Vernon Rive . 6/09/2010 11:08:38 a.m.
A very recent decision of Ellis J in the High Court (Oteha Investments Ltd v North Shore City Council HC, Auckland, 30 August 2010 CIV-2008-404-6556) clarifies the nature of the duty of care owed by councils towards prospective applicants for resource consents when involved in pre-lodgement meetings where advice is given (and charged for) on local authority planning requirements for proposed developments.
Oteha had bought land intending to construct a 24 unit housing development which would be leased to Housing New Zealand Ltd. Before lodging its application with the North Shore City Council, it had a meeting with council officers to discuss resource consent requirements. A few months later it lodged its application taking into account the advice received.
Three months after the application has been lodged, a consultant planner for the Council identified 2 potentially significant requirements under the district plan which had not been previously identified: an esplanade reserve requirement, and a proposed road extension. The second issue was resolved. But the first "remained both live and problematic and ultimately led to Oteha withdrawing its original application and instructing new consultants to lodge a fresh application ...". Oteha alleged that the delays occasioned by the need for a new application caused Housing New Zealand to terminate negotiations. The company sued the council in negligence.
The council applied to strike out the negligence claim, citing earlier decisions which had held that councils would not be liable for giving interpretive advice concerning the district plans. An initial decision by Associate-Judge Sargisson struck out the negligence claim, holding that the situation was indistinguishable from the authorities in Morrison v Upper Hutt City Council  2 NZLR 331 (CA) and Bella Vista Resort Ltd v WBPDC  3 NZLR 429.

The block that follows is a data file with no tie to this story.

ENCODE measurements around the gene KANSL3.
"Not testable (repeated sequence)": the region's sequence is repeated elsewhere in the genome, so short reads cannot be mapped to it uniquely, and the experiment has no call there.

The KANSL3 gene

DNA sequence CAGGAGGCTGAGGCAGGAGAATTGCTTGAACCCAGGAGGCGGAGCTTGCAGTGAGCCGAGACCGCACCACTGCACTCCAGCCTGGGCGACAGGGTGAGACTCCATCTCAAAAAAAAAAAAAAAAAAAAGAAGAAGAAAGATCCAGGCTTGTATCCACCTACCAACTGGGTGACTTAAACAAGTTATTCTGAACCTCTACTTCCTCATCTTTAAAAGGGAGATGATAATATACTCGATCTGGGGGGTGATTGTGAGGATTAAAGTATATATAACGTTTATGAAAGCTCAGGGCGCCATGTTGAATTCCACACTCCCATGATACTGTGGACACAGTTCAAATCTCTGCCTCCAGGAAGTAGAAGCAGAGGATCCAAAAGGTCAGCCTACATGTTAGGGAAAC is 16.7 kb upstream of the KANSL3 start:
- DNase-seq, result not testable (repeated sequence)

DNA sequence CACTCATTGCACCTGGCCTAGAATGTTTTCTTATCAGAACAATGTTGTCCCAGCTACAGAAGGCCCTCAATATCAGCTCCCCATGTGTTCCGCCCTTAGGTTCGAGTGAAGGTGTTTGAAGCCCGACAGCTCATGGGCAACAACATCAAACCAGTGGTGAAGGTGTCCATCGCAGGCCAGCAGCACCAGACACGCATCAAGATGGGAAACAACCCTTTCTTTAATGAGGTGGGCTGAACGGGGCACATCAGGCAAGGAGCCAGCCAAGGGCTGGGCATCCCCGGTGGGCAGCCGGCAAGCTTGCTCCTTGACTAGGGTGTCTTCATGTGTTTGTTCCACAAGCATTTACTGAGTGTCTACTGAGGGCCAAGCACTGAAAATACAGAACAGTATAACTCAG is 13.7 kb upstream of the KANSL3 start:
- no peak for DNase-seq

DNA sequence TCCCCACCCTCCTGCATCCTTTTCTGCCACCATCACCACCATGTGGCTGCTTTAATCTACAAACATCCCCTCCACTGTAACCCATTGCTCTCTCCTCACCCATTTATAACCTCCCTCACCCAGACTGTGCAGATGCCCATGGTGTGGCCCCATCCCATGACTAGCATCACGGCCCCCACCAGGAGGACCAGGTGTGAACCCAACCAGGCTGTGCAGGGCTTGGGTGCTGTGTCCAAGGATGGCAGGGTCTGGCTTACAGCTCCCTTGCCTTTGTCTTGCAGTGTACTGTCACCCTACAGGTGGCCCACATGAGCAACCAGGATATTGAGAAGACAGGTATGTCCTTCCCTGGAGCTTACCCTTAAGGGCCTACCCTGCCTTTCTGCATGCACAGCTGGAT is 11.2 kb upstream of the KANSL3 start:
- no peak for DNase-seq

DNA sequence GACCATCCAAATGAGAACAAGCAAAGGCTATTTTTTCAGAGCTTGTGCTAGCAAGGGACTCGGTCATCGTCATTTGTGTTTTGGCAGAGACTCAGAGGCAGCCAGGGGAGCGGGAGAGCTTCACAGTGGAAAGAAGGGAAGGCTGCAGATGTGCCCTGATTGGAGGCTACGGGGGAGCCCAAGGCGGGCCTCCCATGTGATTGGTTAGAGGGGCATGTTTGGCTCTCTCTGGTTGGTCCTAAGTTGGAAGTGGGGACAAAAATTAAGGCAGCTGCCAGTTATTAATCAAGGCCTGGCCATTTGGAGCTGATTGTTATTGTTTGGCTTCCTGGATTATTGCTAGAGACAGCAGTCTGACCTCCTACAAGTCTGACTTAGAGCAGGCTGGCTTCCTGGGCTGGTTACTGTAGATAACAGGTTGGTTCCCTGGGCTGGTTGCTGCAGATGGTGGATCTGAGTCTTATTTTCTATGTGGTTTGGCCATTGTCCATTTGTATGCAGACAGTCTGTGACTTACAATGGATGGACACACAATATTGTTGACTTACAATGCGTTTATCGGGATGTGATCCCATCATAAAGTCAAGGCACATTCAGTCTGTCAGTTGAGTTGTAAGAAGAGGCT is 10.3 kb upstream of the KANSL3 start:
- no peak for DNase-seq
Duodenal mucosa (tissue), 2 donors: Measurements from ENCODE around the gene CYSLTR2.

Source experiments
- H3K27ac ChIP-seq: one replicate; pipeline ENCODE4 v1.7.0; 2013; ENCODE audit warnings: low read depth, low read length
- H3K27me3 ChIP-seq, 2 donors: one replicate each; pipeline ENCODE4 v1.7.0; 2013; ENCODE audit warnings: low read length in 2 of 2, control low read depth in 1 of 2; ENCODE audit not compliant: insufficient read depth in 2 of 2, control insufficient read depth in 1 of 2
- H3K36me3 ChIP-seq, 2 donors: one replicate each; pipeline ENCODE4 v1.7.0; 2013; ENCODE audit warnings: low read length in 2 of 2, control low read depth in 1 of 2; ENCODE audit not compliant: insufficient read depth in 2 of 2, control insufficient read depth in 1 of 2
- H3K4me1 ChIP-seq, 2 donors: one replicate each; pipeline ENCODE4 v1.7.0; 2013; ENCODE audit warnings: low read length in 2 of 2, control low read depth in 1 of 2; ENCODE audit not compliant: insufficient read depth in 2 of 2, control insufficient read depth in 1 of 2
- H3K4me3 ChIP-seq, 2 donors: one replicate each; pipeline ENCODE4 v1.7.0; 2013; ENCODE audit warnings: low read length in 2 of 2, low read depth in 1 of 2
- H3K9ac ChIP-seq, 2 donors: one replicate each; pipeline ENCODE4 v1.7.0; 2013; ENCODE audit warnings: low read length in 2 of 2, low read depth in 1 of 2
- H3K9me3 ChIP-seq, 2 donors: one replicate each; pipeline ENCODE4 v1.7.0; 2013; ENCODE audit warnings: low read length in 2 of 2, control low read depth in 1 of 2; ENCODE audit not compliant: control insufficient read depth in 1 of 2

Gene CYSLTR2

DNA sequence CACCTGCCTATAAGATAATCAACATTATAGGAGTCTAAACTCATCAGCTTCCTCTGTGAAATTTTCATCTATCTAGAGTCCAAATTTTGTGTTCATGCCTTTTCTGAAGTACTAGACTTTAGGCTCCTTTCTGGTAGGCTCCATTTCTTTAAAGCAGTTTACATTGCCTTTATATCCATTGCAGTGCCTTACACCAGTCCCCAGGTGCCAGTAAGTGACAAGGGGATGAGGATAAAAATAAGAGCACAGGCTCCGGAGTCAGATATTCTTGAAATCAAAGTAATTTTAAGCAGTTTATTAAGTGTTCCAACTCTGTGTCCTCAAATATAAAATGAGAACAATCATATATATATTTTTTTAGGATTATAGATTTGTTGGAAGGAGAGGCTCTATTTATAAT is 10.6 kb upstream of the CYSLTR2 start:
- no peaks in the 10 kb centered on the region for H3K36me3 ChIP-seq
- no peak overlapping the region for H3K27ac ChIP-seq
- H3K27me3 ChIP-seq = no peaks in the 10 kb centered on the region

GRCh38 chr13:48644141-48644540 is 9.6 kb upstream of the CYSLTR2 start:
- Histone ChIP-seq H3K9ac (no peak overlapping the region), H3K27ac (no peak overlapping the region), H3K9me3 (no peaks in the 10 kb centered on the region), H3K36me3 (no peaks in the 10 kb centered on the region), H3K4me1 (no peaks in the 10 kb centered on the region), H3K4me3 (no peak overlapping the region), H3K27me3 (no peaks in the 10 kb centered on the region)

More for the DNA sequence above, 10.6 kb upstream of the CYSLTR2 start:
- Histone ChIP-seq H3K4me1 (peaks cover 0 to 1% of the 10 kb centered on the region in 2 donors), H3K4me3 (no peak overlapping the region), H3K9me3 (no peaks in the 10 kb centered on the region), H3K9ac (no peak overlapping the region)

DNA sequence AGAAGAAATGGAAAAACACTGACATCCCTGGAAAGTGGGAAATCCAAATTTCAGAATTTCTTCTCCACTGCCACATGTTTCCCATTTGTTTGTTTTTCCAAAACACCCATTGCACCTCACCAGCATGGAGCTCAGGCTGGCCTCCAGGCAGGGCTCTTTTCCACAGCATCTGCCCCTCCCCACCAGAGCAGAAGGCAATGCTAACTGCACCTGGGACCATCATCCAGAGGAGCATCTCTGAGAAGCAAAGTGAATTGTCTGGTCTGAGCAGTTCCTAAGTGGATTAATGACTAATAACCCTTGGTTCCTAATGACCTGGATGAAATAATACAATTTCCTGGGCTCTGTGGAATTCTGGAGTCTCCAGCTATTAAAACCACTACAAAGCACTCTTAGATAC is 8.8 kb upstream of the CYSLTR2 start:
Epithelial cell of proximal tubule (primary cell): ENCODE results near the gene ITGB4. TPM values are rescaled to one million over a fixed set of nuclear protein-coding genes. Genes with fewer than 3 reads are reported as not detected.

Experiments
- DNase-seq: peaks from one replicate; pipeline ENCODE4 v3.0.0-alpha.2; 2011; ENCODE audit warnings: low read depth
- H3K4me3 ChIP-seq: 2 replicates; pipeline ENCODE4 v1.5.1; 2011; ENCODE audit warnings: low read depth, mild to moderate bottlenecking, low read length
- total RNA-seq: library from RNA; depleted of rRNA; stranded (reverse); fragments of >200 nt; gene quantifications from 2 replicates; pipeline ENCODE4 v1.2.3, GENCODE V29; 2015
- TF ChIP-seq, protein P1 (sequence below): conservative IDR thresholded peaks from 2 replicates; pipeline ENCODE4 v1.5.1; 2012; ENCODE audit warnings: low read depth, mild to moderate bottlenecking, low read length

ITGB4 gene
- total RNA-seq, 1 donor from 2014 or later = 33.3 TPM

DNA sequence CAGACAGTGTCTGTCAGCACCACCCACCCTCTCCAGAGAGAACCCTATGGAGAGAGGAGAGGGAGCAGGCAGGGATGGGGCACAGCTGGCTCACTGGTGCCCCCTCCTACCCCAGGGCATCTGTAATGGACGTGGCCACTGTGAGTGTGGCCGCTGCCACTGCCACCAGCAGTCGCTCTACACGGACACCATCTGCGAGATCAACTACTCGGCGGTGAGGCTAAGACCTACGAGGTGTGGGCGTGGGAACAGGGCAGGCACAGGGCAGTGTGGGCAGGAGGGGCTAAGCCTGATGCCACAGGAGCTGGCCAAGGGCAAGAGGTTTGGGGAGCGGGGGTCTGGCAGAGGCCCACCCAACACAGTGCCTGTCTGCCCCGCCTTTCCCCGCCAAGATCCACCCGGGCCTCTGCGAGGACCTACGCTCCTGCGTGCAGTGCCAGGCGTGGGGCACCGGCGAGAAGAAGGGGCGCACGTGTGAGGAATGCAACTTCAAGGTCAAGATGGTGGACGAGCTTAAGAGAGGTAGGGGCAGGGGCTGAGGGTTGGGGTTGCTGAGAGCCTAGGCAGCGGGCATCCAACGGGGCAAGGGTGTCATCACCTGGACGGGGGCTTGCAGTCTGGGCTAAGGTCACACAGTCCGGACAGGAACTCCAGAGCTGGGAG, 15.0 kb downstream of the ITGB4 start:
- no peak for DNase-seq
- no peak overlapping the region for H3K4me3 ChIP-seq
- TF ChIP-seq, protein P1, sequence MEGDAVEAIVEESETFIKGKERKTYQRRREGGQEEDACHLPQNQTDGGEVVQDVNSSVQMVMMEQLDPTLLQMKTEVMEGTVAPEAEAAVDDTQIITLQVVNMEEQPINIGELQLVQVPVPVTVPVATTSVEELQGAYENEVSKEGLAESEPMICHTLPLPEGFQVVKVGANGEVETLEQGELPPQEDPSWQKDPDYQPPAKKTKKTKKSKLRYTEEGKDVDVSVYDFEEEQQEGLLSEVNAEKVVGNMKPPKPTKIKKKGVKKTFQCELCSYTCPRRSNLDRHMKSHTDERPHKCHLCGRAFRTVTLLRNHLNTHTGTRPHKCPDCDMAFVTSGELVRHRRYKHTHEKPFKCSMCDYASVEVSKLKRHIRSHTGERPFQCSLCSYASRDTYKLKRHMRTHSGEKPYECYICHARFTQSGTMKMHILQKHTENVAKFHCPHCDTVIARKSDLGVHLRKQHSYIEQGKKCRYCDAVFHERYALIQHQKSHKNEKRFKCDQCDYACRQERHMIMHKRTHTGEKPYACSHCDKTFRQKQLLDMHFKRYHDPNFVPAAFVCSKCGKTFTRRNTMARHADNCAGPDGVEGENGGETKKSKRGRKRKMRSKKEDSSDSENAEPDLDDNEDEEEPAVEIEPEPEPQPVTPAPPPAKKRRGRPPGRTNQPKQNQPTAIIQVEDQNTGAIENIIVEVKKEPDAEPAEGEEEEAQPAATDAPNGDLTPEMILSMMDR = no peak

On an application for review of the Associate-Judge’s strikeout decision, Ellis J held that the Oteha facts were distinguishable from the authorities noted above. Contrary to the submissions of the council, he held that it could not be ruled out that a duty of care arises where councils offer a fee-paying service of providing pre-lodgement advice. So, we have a bit of a strange situation in that paid-for Council advice given in pre-lodgement meetings is potentially subject to a tortious duty of care, but the moment an application is lodged, the duty of care no longer applies.
As acknowledged in the decision, the holding may have "a chilling effect on the concept of pre-lodgement meetings and advice". If so, that would be a shame. Many people (particularly those not in the position to engage experts at the outset) find it very helpful speaking with council officers about proposed applications before they are formally lodged. If the result of the decision is to cause councils to "shut up shop" completely, a valuable service would be lost. On the other hand, as also surmised by Ellis J, "it may simply mean that more care is taken when giving such advice".
It seems quite likely this matter will go further. In the meantime I'd expect a change in practice at councils. Options might include (as noted above) the withdrawal of the pre-lodgment advice service completely. Or perhaps less radically, an explicit limitation of liability when giving advice, and an increase in fees to cover the increased insurance premiums which reflect the wider council liability in these situations.
By Vernon Rive on 6/09/2010 11:08:38 a.m. | Comments (2) | Print |